Wish I brought my big camera, but that would’ve probably been a bit obvious, so I had to make do with my cellphone.
But it was still great
Swell Season in concert in Helsinki
It’s been on the minds of photographers around the world since way back.
Many photographers are told to, and have, also get themselves familiar in the area of (digital) video and moving images. The time that stills are taken from video images is drawing near.
Red Digital Cinema is working hard on making digital camera manufacturers obsolete. The toys that they have announced for the coming period are… well… very interesting to say the least.
Image courtesy Red Digital Cinema
The Epic 617, announced for 2010, is said to have a whopping 261 MP sensor with a 186x56mm sensor size. Imagine an image of 28000×9334 pixels.
I hope by the time this camera comes on the market, Apple’s released a G15, because otherwise processing the images might be quite the painstaking and time consuming ordeal.
This kind of gadget are still well outside my budget. But how long will it take for these things to get available for “normal” people?
And what will happen to photography?
I’m sure there’ll always be photography and photographers, as there will always be newspapers and books, but boy, this is a development…
It’s been pouring for the past couple of days. No chance to go out and make it back inside dry.
Owwell… Sometimes you don’t need to. If you look past the things you’re used to, the most common things can look wondrous
D200, ISO100, 15 sec @ f/22, Tamron 90mm macro, 12mm + 20mm + 36mm extension tubes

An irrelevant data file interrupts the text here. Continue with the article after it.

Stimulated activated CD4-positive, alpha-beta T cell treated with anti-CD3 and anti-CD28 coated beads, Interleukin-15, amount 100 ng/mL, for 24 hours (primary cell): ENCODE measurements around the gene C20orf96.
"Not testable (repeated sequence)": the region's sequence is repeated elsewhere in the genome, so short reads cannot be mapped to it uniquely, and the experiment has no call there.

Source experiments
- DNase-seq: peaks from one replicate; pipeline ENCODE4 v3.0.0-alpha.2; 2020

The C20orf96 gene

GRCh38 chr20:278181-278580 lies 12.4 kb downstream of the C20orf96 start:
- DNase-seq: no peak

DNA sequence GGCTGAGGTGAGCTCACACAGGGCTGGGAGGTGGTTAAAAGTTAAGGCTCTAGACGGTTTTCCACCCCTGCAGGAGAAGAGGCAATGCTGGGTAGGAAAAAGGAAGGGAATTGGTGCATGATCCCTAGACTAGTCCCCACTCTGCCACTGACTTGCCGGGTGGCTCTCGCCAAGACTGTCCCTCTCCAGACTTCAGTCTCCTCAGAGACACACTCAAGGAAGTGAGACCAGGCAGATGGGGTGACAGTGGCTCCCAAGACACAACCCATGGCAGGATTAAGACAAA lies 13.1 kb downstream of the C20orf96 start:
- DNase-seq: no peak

I’m a Photoshop guy… At least, that’s what I thought.
Over the past years quite a couple of things what I thought have changed.
I thought I was a dog person… Turns out that I love cats equally much.
I thought I was a Photoshop guy, turns out that I love Lightroom equally much.
I thought I was a nature photographer, turns out that I have NO clue what photographer I am…
What am I going to do?
Anyway… Here’s a little before and after, Lightroom work.
Nothing you couldn’t do in Photoshop either, but well… It’s easier in Lightroom, and it saves time not having to open it in Photoshop, and save an extra file in the collection.
D200, ISO100, 10 sec @ f/32
So… now that I know that I don’t know a lot about photography, I started applying to a number of stock agencies. And even if I knew better, I also submitted a number of images from my previous life. I guess some were crap and got rejected by most of the agencies.
Not by all, though… And guess what…
After a first super sale which brought in a whopping $.30 (WOOOHOOO!!! Don’t get me wrong, I’m not greedy or ungrateful or anything, but yeah… start wondering why I don’t put my best pictures in there when I get a magnificent $.30 per download) I was notified with a significantly better sale through another website. Another one of the images from my previous life made it into the sales books. At almost $5.
So yeah… For all generic images that don’t have that WOW factor it’s an easy little extra that builds up unnoticed over time.
I’m not going put that image here, because I don’t want everyone to copy my …. ahem… Just kidding